Nobody asked me but:
1. Steve Spurrier has a chance to make history (again) at the Georgia Dome: The No. 1 story line heading into Saturday’s SEC championship game is whether or not No. 1 Auburn can stay undefeated and give the conference a shot at its fifth straight BCS title.
The No. 2 story line is whether or not Auburn quarterback Cameron Newton, with everything swirling around him, can lead his team to a victory and, in the process, lock up the Heisman Trophy.
Almost lost in this game is that South Carolina coach Steve Spurrier has a chance to win his seventh SEC championship, exactly 10 years after he won his sixth and final one as the head coach at Florida. Spurrier’s seven SEC titles would move him past Vince Dooley and John Vaught on the all-time list. Spurrier would be second only to Bear Bryant who won 14 SEC championships (13 at Alabama, 1 at Kentucky).
For the first time at the SEC championship game, Spurrier is here but is not the headliner. I’ll bet he likes that.
2. TCU is making a good move to the Big East: It’s really a no-brainer. From the start of the 2012 season Gary Patterson and the Horned Frogs will know they are good enough to win the Big East and go to a BCS bowl game. No debate. No having to ask for respect. Win your league and you go. Now TCU has to get serious about men’s basketball and the Big East has to figure out how to stage a conference basketball tournament with 17 teams. Understand that the Big 12 (now at 10 teams) was never going to invite TCU to be a part of the club. The Horned Frogs had to step out and do the best thing for their school.
3. I’m sorry that Boise State lost. I was hoping that Boise would go to the Rose Bowl and somehow wind up playing Ohio State in what would be known as “The Little Sisters of the Poor Bowl.” Last week Ohio State president Gordon Gee (the former president at Vanderbilt) said the teams in the Big Ten and SEC deserved a shot at the BCS championship over Boise because “We don’t play the Little Sisters of the Poor.” For about 48 hours the media went just a little batty and then Boise State lost to Nevada Friday night. It was on the same day that Auburn came back from a 24-0 deficit to beat Alabama and Oregon beat Arizona with a strong second half.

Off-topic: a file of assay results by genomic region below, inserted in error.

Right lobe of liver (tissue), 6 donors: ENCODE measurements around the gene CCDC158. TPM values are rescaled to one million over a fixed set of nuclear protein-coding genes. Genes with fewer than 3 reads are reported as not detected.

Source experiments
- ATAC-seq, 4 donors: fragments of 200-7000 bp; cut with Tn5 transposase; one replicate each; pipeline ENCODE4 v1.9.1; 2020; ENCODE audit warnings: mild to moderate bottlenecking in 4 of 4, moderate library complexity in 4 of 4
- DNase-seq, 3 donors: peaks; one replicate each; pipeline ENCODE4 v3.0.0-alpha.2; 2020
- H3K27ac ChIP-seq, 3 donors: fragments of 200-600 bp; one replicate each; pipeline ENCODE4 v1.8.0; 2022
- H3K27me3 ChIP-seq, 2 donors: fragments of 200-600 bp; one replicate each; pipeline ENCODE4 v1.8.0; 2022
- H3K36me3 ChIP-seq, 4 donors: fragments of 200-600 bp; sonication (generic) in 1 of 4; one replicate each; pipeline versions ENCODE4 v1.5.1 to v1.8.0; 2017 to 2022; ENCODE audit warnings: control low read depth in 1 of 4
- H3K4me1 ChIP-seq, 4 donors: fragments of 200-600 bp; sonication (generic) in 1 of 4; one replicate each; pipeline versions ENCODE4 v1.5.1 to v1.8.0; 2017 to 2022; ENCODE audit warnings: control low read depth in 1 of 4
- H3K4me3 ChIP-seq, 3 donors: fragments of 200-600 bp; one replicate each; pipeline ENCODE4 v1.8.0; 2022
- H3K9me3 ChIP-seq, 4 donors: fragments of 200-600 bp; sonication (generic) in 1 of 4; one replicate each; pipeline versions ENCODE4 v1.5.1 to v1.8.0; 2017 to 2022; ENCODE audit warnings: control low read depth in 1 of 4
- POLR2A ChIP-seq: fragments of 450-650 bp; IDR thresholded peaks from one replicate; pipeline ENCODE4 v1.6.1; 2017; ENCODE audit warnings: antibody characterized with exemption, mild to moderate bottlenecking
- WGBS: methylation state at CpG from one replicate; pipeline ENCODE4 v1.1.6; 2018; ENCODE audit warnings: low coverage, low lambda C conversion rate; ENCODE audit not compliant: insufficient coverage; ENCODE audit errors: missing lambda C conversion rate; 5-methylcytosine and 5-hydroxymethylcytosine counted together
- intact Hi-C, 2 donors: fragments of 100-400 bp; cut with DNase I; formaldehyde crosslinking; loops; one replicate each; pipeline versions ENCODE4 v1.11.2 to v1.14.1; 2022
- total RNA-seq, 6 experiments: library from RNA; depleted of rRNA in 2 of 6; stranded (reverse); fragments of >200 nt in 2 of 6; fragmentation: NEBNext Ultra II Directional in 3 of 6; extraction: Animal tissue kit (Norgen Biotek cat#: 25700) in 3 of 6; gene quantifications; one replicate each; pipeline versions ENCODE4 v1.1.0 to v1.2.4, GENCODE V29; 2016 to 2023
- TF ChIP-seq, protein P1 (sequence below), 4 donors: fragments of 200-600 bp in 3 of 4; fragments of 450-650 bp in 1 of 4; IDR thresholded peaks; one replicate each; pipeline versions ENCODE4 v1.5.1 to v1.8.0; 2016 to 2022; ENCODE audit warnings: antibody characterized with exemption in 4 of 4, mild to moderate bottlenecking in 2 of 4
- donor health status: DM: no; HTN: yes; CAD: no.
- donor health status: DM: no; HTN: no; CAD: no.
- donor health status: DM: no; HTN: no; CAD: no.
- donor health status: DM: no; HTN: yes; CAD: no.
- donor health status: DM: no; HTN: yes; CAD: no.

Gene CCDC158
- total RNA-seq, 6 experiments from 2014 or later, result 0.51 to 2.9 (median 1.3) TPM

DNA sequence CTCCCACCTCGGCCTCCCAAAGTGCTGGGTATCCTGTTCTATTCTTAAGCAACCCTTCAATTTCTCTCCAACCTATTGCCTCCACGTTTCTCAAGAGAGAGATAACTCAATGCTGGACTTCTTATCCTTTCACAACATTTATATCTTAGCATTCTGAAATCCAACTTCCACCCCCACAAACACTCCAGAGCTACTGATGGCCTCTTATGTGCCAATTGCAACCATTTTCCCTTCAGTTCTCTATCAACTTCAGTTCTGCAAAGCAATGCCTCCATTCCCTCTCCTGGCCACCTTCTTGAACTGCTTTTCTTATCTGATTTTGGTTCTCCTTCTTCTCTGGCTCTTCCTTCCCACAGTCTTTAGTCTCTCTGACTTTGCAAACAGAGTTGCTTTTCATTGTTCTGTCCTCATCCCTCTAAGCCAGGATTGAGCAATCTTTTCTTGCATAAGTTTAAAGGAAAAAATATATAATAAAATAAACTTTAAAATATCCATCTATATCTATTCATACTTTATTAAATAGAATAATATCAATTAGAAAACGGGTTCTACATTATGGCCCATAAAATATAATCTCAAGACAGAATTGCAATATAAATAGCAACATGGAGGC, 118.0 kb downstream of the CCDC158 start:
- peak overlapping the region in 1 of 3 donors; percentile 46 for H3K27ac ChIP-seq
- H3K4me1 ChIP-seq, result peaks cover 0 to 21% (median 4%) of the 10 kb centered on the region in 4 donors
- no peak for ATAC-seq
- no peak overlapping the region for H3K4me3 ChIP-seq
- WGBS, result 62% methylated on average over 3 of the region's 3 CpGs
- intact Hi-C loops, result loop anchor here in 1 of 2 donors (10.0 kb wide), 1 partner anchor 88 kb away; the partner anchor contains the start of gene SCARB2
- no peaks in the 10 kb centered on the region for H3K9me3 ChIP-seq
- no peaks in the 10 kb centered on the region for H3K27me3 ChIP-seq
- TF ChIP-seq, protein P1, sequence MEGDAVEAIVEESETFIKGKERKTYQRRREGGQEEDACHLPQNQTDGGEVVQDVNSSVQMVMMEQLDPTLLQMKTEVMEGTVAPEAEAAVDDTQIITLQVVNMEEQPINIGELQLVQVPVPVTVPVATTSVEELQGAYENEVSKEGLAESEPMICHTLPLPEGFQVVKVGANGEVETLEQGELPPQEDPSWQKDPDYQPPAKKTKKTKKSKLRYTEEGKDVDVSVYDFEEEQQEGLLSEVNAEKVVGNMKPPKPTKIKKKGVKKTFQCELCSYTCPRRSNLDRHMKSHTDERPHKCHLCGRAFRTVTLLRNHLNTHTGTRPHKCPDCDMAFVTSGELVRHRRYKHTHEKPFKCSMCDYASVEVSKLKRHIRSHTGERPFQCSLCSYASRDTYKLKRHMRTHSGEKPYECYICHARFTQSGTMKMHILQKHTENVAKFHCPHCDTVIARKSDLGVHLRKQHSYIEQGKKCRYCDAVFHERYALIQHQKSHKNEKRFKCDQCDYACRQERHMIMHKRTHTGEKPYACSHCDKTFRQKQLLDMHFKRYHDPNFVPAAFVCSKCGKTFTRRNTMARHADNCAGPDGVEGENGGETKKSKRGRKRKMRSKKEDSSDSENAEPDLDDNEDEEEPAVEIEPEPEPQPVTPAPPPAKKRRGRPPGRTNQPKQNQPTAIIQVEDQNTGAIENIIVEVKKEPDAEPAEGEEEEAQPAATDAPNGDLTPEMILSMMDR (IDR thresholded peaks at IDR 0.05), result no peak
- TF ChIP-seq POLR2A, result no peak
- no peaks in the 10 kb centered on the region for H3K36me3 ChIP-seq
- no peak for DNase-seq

So at the end of the day was Gee right? Probably, but I am reminded of something said by the late, great Lewis Grizzard: “Damn, brother, I don’t believe I would have told that.” You may think it. It might even be true. But you don’t say it.
4. Jon Gruden to Miami? Jon Gruden? Did I miss something? What is the facsination with Jon Gruden? Won a Super Bowl. Dynamic personality. Loved it when he sat down with the quarterbacks (Tebow, McCoy, etc.) in the summer of 2009 and gave them the unvarnished truth. It was compelling television and I watched every minute of it. But somebody has to tell me how Gruden’s skill set translates to college football, which is a completely different game. There is no doubt that Miami will make a big splash and win the press conference if it happens. But I’ve seen too many guys come from pro football (Charlie Weis comes to mind) who believe they are so much smarter than everybody and will be able to just out-scheme people to wins. They believe they can flash a Super Bowl ring and the recruits come running. It doesn’t work like that.
And let’s get this on the record. Miami hired Randy Shannonto clean up the program and he did. While other schools were living on the police blotter, Shannon instilled discipline. Miami’s graduation rate under Shannon was second only to Duke in the ACC. He didn’t win enough games, I get that. But if you’re a Miami fan you need to thank that man for what he did for your school as a player, assistant coach, and head coach.
5. Vanderbilt needs to get serious about football: First of all, Bobby Johnson did a helluva job at Vanderbilt with the resources he had. Yeah, he went 2-10 his last season but under Johnson Vanderbilt was consistently competitive and a tough out. As the years pass Vanderbilt fans will realize how good Johnson really was. Now Robbie Caldwell, who replaced Johnson last summer, is gone. Vanderbilt has some decisions to make. First of all, spend the money to get a top flight coach and give him the money to hire a top of line staff. In other words, spend the money necessary to give Vanderbilt a reasonable shot. Do that for five years and if it doesn’t work out, you can scale back on the next coaching hire. It’s like Vanderbilt wants to commit to football but doesn’t want to commit at too high a level because it would be, well, unseemly.
But in order to compete in the SEC, you gotta be all in. Vanderbilt ain’t close to being all in when it comes to football.
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